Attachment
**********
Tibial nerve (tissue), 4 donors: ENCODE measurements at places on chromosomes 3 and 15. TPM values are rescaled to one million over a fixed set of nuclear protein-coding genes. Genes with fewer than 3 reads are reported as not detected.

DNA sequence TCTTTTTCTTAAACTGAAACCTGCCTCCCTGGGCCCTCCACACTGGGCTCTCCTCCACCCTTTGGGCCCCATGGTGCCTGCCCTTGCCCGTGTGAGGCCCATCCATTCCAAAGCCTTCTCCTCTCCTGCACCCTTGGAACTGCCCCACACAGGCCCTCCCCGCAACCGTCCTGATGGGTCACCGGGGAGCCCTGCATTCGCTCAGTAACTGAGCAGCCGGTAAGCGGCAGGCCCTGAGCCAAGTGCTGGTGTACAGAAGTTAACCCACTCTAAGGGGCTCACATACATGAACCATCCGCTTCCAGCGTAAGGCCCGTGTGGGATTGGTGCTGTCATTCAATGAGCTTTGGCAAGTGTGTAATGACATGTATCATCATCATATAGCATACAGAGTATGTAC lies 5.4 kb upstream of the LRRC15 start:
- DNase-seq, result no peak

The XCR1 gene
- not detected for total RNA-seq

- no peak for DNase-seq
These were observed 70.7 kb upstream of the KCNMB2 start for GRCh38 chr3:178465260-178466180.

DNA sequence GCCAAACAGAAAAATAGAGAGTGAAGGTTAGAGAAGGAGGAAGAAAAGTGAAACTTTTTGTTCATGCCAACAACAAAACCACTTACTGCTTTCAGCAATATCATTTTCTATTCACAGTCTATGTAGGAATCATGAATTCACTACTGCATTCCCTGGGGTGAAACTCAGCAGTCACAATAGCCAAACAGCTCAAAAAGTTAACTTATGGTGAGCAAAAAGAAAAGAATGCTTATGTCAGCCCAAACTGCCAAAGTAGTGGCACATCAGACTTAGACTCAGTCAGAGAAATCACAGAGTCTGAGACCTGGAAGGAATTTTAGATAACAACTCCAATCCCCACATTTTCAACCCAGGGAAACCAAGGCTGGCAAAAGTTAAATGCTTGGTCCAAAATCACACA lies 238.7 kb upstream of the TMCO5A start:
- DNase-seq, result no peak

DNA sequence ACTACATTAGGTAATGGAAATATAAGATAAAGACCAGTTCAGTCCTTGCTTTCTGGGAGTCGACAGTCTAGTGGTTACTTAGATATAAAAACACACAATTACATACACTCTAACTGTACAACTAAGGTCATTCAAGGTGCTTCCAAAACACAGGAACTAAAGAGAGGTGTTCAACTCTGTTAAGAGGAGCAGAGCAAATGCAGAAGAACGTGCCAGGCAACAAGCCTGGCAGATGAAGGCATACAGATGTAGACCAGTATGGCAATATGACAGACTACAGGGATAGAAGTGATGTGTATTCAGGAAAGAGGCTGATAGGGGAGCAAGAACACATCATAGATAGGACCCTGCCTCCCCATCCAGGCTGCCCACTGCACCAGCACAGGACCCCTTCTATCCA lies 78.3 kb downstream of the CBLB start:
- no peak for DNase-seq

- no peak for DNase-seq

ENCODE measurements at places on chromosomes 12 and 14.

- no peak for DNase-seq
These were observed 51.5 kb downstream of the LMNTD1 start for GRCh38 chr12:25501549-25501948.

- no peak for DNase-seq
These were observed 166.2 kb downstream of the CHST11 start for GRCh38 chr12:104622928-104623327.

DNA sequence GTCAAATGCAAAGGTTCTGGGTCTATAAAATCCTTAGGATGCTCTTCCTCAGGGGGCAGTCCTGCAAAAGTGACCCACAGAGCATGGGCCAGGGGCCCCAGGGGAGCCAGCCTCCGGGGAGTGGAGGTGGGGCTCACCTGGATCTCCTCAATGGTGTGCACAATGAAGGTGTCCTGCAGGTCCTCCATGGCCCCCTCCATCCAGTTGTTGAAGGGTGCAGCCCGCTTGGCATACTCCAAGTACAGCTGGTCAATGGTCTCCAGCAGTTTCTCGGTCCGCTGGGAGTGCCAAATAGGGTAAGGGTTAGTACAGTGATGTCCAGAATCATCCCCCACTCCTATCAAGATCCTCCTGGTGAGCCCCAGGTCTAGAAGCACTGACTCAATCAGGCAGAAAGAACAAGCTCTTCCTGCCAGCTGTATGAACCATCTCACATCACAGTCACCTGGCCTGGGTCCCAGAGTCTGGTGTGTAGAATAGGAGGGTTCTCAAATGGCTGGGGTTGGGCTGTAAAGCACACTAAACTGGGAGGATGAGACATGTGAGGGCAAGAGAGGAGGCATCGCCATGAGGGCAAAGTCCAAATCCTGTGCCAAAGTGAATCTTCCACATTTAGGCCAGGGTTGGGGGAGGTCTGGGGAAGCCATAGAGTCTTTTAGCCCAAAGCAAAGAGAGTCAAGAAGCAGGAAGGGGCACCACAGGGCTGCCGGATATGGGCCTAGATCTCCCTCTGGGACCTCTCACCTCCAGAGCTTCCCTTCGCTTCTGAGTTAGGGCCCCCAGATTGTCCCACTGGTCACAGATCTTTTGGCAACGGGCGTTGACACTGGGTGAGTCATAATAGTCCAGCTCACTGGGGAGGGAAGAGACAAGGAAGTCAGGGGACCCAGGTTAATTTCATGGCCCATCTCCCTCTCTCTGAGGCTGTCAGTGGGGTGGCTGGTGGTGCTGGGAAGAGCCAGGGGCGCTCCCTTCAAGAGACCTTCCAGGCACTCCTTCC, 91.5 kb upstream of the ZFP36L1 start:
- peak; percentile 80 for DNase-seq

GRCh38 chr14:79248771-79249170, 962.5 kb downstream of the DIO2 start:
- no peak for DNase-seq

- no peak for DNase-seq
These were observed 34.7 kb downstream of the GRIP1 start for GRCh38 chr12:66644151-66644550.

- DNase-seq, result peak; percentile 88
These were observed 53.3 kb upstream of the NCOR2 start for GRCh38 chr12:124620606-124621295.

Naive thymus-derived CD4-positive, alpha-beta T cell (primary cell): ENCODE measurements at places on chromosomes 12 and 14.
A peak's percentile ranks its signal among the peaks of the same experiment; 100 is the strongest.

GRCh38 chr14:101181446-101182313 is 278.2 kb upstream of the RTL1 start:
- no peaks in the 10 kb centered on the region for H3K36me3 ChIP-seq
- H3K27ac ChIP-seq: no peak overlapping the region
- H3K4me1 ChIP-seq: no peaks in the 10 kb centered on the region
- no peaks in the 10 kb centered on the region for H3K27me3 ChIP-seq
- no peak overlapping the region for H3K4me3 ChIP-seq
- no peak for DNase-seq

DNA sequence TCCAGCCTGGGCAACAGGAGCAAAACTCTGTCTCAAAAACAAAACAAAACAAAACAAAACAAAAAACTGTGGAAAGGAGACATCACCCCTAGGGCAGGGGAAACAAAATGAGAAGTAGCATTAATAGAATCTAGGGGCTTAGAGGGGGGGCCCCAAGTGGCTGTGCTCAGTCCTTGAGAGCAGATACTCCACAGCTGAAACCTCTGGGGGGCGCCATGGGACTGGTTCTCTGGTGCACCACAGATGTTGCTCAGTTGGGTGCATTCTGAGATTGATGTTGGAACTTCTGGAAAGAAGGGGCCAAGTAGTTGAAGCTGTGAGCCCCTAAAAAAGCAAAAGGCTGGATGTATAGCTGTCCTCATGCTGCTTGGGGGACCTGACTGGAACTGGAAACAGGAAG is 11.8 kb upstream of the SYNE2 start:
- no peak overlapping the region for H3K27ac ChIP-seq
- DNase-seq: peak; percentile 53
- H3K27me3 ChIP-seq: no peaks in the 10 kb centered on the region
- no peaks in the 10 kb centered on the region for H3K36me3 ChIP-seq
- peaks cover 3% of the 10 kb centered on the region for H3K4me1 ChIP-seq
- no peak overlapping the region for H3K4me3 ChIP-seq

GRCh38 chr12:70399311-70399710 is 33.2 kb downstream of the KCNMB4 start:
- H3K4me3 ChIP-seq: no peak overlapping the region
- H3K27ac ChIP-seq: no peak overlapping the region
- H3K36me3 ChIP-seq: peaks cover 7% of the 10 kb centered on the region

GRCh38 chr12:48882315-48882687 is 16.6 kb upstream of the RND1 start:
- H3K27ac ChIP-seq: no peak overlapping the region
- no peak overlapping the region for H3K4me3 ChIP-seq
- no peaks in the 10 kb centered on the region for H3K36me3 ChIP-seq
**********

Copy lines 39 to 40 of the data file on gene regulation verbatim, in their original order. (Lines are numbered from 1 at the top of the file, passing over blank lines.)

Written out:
- no peaks in the 10 kb centered on the region for H3K36me3 ChIP-seq
- peaks cover 3% of the 10 kb centered on the region for H3K4me1 ChIP-seq